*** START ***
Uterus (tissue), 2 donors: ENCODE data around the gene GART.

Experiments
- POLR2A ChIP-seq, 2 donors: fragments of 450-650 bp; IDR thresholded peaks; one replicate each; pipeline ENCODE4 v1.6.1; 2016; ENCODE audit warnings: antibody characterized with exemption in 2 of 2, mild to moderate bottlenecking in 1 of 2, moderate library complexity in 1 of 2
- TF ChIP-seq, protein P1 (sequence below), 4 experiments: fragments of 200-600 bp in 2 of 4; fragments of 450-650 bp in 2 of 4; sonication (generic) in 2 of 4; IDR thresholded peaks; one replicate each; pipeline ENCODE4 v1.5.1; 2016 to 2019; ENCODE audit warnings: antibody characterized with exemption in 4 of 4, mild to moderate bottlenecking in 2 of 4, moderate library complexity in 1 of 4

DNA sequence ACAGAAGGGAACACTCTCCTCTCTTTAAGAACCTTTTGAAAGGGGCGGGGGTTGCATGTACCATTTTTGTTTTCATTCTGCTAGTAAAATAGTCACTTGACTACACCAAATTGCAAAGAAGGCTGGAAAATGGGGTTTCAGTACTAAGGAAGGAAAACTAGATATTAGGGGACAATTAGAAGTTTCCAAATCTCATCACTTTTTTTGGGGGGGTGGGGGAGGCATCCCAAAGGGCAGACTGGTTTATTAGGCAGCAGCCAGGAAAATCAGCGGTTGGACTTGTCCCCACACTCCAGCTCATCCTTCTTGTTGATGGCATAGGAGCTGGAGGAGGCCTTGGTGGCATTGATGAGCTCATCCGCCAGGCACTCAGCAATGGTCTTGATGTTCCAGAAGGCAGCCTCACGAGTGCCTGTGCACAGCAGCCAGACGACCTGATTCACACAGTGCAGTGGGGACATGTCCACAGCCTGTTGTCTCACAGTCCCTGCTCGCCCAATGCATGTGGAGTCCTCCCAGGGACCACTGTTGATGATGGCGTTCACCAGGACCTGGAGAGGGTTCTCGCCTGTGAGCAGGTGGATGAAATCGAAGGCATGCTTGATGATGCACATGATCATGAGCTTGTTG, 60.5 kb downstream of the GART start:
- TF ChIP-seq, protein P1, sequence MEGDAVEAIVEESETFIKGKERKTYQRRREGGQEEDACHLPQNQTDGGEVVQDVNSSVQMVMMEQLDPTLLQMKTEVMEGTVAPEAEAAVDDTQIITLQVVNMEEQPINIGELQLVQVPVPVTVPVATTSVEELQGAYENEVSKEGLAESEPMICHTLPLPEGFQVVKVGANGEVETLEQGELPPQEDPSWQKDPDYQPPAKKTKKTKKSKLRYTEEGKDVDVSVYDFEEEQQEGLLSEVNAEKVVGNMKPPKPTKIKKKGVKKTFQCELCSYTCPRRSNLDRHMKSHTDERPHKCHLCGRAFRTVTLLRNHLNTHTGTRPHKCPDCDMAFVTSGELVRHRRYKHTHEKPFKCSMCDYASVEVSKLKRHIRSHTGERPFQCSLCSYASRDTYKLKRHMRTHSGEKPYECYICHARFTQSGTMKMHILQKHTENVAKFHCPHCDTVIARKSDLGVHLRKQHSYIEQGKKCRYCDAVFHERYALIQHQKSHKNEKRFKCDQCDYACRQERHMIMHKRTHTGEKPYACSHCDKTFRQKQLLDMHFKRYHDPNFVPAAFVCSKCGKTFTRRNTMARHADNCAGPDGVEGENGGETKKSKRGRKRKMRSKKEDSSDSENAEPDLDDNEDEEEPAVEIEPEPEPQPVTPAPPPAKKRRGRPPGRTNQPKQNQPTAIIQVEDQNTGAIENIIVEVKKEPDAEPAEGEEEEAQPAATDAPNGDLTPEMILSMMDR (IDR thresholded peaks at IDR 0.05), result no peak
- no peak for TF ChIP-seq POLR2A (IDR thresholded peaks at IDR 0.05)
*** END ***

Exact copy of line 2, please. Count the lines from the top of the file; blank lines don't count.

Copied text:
Experiments